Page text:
Other books byHonore de Balzac
Poor Relations, part two
Mild, harmless and ugly to behold, the impoverished Pons is an ageing musician whose brief fame has fallen to nothing. Living a placid Parisian life as a bachelor in a shared apartment with his friend Schmucke, he maintains only two passions: a devotion to fine dining in the company of wealthy but disdainful relatives, and a dedication to the collection of antiques. When these relatives become aware of the true value of his art collection, however, their sneering contempt for the parasitic Pons rapidly falls away as they struggle to obtain a piece of the weakening mans inheritance. Taking its place in the Human Comedy as a companion to Cousin Bette, the darkly humorous Cousin Pons is among of the last and greatest of Balzacs novels concerning French urban society: a cynical, pessimistic but never despairing consideration of human nature.
The Magic Skin
Honore de Balzac, who is generally regarded as a founding father of realism in European fiction, first entered the mainstream with The Magic Skin, a fable-like tale delineating the excesses and vanities of contemporary life.
The Girl with the Golden Eyes
When the night came, he went to the meeting-place, and quietly let himself be blindfolded. Raw as Honoré de Balzac is famed to be, this daring novella—never before published as a stand-alone book—is perhaps the most outlandish thing he ever wrote. While still concerned with the depiction of the underside of Parisian life, as is most of Balzac’s oeuvre, The Girl with the Golden Eyes considers not the working lives of the poor, but the sex lives of the upper crust. In a nearly boroque rendering with erotically charged details as well as lush and extravagant language, The Girl with the Golden Eyes tells the story of a rich and ruthless young man in nineteenth century Paris caught up in an amorous entanglement with a mysterious beauty. His control slipping, incest, homosexuality, sexual slavery, and violence combine in what was then, and still remains, a shocking and taboo-breaking work. The Art of The Novella Series Too short to be a novel, too long to be a short story, the novella is generally unrecognized by academics and publishers. Nonetheless, it is a form beloved and practiced by literature's greatest writers. In the Art Of The Novella series, Melville House celebrates this renegade art form and its practitioners with titles that are, in many instances, presented in book form for the first time.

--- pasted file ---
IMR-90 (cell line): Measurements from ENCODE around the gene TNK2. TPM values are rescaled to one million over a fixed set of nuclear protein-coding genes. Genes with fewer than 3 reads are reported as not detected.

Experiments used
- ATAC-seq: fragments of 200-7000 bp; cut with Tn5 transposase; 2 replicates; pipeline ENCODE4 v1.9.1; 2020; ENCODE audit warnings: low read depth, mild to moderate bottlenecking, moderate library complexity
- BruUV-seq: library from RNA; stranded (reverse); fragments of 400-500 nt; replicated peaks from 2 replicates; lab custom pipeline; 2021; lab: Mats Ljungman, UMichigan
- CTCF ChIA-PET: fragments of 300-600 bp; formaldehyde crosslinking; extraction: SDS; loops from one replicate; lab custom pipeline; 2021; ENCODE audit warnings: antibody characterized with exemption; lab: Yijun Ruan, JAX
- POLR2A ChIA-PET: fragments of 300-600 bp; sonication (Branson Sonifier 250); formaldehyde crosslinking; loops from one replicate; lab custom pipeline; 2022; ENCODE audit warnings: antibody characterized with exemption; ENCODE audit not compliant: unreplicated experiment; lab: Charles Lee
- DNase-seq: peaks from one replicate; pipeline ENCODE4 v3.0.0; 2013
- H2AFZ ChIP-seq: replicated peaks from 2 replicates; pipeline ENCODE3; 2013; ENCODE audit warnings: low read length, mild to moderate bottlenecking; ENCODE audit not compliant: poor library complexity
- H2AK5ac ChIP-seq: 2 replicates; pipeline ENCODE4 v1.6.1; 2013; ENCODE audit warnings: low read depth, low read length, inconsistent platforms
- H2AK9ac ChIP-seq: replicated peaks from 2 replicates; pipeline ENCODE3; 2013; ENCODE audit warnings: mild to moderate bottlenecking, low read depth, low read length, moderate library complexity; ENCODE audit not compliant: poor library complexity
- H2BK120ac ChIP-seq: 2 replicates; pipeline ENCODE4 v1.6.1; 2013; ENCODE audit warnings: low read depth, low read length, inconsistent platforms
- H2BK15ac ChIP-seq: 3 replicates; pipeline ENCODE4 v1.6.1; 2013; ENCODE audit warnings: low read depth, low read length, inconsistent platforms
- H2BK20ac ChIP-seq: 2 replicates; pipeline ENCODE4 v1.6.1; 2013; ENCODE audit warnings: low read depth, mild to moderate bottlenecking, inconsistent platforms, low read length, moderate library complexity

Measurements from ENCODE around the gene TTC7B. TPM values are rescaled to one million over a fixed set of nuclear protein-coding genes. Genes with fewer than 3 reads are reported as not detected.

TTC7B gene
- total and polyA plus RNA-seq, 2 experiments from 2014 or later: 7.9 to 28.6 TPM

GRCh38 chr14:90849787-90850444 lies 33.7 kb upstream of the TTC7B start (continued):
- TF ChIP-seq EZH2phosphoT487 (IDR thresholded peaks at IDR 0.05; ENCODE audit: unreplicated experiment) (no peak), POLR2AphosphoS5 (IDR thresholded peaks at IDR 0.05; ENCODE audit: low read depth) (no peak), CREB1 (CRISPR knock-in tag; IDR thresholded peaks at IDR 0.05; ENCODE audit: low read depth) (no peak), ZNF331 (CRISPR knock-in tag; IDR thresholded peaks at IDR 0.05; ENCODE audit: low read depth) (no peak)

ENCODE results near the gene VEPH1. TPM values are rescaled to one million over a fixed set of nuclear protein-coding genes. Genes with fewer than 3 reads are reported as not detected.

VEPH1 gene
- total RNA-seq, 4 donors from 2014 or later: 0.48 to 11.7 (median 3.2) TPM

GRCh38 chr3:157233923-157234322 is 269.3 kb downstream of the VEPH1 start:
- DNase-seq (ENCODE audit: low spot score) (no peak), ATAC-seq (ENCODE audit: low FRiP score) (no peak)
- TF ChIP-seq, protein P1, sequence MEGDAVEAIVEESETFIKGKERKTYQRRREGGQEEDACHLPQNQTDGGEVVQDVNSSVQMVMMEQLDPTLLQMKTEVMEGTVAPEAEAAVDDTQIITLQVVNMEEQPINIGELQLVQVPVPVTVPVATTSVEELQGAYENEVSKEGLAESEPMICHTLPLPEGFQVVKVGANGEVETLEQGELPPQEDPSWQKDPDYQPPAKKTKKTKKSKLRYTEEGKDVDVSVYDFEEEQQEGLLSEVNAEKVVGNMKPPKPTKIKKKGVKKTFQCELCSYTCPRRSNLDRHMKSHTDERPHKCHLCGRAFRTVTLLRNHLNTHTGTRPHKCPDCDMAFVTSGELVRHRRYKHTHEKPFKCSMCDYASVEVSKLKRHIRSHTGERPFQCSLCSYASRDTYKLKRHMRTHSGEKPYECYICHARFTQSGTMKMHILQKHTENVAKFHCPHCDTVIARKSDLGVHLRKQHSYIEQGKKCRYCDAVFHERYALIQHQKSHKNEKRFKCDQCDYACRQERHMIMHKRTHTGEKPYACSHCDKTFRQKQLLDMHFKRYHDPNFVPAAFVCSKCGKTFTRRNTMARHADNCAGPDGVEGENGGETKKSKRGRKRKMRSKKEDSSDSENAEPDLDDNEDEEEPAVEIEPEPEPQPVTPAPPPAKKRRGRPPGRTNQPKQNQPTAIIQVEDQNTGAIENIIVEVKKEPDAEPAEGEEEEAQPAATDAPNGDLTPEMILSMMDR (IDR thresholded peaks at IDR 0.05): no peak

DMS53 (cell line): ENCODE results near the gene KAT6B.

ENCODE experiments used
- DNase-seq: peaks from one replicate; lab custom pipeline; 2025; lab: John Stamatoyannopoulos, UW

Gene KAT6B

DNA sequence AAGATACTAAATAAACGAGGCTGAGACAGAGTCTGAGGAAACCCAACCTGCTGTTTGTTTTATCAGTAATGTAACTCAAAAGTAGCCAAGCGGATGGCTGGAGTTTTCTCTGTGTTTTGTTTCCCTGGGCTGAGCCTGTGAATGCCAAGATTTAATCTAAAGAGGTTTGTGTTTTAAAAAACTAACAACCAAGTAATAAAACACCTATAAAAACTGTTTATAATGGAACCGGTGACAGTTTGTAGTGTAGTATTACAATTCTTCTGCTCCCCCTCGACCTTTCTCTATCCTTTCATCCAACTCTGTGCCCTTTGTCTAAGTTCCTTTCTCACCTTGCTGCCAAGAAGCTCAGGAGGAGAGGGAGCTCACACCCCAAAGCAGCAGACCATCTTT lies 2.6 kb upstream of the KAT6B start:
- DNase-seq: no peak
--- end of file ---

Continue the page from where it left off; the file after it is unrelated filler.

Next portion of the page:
Colonel Chabert, a Napoleonic War hero supposedly killed in the Battle of Eylau, returns to Paris after a long convalescence to find his wife remarried, and his pension gone. He employs a young, well-known lawyer to at least reclaim his pension. It is a game of wits: first to convince the lawyer that he is who he says he is; secondly to get his wife to admit to his identity and thereby give up some of her wealth. Once the lawyer believes Chabert's story, the wife must be made to part with his pension...